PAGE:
Isn’t this a fascinating thought? It applies to every space and each person. I can see the past, the present and the future in his examples. Windows facing west: the sun sets in the west and marks the end of the day, which equals time in the past. A bowl of fruit begs to be eaten in the moment. Fruit does not last long and tastes best right away at the top of its ripeness. The future is reflected in a barometer: it will tell us what to expect from the weather and sharpened pencils are ready to be used for drawing or writing, a ‘future’ activity.
Recently I was introduced to the Japanese design firm Nendo. This firm had just redesigned a series of three cuckoo clocks. Gone are the traditional lines of the cuckoo clocks we know from Germany and Austria; gone are the pendulums.
These clocks have simple, clean lines; they are contemporary in design and execution. They are fun to look at and the little cuckoo is cheeky. Take a look below.
One of the designs not only functions as a clock, but it can also be used as bookends. See how the right edge of the clock can be separated from the rest of the body. Kind of fun how the number 3 is now away from the clock itself! And what about the upside down one below?!
Great interpretations. These clocks would look really good in many interiors, as part of the existing decor or as stand alone conversation pieces.
And so I became curious about other interesting timepieces which could potentially be pieces of art worthy of display in interiors. First I found these Japanese incense stick clocks.
The pieces are from the Edo or Tokugawa period (1603–1867), the final period of traditional Japan. The burn rate of incense stick was known in those days and each stick would burn for about 30 minutes. The incense sticks would be placed in the box and lit. A great way to approximate time. Geishas would measure the time they worked by burning the sticks and get paid accordingly. Would this not be a splendid piece of art in a modern interior, on display on its own against a backdrop of a silk textile or white painted wall!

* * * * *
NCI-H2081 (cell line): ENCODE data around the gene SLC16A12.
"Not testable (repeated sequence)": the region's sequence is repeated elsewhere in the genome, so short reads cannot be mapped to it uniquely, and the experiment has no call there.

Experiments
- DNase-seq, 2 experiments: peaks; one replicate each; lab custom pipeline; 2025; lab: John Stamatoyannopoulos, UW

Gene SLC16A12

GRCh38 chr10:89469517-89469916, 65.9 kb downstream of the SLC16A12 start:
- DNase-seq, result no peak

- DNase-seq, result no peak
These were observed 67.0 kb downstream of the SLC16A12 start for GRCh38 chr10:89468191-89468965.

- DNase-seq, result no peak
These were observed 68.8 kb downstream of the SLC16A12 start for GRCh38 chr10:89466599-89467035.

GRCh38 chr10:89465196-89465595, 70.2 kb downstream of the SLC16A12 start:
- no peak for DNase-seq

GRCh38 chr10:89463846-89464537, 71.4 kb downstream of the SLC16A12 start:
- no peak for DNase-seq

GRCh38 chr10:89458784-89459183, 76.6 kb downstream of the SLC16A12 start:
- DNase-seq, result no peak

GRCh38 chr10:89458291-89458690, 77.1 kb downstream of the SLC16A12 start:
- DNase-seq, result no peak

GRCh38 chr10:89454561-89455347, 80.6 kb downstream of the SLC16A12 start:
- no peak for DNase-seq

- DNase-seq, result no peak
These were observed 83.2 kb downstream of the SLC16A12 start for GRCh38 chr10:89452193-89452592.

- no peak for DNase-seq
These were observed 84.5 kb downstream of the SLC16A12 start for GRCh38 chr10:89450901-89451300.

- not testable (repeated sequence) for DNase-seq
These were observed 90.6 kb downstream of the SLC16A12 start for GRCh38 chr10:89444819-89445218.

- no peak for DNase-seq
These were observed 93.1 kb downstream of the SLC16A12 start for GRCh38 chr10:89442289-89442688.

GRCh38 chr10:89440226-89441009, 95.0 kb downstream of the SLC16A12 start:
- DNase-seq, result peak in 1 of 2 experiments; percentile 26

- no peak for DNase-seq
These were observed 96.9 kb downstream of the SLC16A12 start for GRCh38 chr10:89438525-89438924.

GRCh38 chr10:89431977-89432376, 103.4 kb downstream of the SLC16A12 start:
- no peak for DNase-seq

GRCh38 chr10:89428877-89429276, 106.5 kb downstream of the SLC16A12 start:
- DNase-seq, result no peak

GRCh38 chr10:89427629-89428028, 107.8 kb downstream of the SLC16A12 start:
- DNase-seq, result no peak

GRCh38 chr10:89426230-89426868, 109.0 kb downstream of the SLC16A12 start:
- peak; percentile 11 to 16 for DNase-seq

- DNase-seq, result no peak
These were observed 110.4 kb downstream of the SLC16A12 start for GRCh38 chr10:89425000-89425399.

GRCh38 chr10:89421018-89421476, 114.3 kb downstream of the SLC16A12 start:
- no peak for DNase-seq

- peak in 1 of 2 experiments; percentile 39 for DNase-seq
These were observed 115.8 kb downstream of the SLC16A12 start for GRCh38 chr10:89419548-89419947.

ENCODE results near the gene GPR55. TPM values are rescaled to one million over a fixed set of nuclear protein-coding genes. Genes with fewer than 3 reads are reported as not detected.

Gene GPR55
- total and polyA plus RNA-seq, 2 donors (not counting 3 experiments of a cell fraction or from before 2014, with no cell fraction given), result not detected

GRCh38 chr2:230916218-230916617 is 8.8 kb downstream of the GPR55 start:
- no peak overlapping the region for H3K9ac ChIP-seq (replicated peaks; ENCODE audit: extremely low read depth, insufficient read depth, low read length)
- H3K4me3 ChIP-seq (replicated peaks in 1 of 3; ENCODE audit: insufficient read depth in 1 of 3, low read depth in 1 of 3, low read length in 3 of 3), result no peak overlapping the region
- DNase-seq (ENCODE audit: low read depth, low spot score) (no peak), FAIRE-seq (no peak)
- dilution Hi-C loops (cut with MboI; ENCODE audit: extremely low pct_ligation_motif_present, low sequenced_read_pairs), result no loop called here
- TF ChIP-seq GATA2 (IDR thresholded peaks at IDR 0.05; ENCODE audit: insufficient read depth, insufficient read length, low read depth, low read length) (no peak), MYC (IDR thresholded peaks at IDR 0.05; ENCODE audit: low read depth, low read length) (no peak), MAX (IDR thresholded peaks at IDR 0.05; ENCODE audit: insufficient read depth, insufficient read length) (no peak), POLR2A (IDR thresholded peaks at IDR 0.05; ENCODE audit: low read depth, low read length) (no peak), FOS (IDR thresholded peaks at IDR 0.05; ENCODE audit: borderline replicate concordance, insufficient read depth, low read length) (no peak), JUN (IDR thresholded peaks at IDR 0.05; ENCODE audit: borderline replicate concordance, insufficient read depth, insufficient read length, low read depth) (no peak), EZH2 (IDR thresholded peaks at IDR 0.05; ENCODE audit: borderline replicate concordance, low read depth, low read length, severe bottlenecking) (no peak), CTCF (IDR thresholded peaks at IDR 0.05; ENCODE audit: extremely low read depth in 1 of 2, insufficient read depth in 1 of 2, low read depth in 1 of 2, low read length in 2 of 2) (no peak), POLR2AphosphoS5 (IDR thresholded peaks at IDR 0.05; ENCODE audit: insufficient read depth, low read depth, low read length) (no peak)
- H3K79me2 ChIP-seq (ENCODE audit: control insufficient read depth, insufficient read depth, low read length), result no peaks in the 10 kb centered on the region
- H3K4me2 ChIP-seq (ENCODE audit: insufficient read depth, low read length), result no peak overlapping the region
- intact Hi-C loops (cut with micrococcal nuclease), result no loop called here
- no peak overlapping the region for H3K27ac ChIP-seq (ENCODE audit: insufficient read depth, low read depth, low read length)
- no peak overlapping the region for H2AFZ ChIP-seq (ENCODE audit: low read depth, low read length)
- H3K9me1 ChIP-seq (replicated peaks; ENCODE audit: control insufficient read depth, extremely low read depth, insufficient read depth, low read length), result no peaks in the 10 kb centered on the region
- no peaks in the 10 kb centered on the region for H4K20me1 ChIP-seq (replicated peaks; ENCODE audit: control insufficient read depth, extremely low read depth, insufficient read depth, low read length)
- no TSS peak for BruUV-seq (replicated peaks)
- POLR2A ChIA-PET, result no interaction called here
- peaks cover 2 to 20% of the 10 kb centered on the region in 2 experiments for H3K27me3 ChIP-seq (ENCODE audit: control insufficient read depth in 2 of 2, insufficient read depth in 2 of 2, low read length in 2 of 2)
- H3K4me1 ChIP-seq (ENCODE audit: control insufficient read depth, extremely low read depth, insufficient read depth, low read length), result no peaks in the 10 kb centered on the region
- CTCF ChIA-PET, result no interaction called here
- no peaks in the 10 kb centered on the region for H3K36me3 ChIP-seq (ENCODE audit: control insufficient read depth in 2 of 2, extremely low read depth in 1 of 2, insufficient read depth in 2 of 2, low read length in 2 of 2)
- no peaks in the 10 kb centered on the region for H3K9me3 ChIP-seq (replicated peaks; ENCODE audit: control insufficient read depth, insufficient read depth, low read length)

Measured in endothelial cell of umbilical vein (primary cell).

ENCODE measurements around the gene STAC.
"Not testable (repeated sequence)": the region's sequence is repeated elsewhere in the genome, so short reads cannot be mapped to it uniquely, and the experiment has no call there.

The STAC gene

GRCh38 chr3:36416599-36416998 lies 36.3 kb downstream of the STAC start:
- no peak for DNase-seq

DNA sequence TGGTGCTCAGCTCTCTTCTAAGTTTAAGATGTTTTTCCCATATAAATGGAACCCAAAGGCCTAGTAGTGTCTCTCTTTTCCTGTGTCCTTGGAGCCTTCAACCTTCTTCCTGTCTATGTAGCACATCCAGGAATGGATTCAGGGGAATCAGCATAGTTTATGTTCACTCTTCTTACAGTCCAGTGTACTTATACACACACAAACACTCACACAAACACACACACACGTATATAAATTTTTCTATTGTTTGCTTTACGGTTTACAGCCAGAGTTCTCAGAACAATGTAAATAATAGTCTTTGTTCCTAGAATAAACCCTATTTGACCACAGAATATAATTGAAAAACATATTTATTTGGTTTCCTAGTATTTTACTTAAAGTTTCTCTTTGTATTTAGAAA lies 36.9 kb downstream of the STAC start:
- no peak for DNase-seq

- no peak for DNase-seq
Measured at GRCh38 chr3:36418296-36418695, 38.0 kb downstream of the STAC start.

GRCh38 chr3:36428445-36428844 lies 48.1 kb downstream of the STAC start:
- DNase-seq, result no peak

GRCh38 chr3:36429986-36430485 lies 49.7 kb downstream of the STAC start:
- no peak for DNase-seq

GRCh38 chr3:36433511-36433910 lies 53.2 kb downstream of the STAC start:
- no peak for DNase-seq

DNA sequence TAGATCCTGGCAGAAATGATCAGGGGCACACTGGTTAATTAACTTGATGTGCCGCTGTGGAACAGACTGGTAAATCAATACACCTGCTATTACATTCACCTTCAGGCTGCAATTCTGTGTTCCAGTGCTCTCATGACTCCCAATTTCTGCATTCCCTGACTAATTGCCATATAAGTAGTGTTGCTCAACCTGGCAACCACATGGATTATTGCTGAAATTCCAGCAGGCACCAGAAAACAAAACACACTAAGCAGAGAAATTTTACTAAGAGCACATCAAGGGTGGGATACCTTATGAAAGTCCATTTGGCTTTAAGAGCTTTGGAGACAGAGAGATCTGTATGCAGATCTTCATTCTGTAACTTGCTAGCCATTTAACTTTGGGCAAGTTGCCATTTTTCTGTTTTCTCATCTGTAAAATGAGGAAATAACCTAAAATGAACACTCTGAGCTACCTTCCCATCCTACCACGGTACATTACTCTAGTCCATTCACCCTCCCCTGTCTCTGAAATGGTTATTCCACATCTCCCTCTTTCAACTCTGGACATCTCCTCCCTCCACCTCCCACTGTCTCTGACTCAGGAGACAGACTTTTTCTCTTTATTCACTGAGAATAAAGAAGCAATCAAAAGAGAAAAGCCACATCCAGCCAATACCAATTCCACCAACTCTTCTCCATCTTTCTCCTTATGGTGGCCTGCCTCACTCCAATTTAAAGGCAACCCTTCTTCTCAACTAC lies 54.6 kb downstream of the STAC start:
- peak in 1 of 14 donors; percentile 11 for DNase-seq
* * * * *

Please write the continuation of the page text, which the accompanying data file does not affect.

Here is another great piece which looks really complicated! Called the "Universal Clock”, this clock was made by Centenario Clocks located in Zacatlán, Mexico. Centenario Clocks was the first clock maker in Latin America and is still functioning today installing clocks globally. A universal clock measures time based on the earth’s rotation. Think of the mean solar time or Greenwich Mean Time (GMT).
Sundials - Ancient sundials were found amongst other countries in Egypt, Greece and Tunesia. Sundials are ancient timepieces which use the sun and shadows to tell time. They are based on the rotation of the earth. The oldest sundials date back to the Egyptian period. Sundials do not give an accurate time. They would need to be adjusted for lattitude, longitude, daylight savings time and first of all oriented to the true North.
Hourglasses - Nobody knows where and when the hourglass was invented.
Hourglasses were used on ships a lot since the ship’s movement would not affect the hourglass. Hence a stable way to tell the passing of time. Today’s typical hourglass measures 3 minutes and are used to cook eggs to perfection. Earlier ones were bigger and measured longer time periods as can be seen in above detail of a huge fresco by Lorenzetti in Italy in 1338.
Pocket Watches - We all know them. These watches are rarely used these days. Then again, loads of people no longer use watches. I found this gorgeous French pocket watch called the “Quarter Repeater Marionette” pocket watch. It dates back to the early 1800’s. When the crown on the watch is pressed, a marionette tells the time with an action, along with the chime once every 15 minutes. A beautiful piece.
Do you have a favourite clock or watch? Do you wear a watch every day? Do you have an heirloom you are attached to perhaps?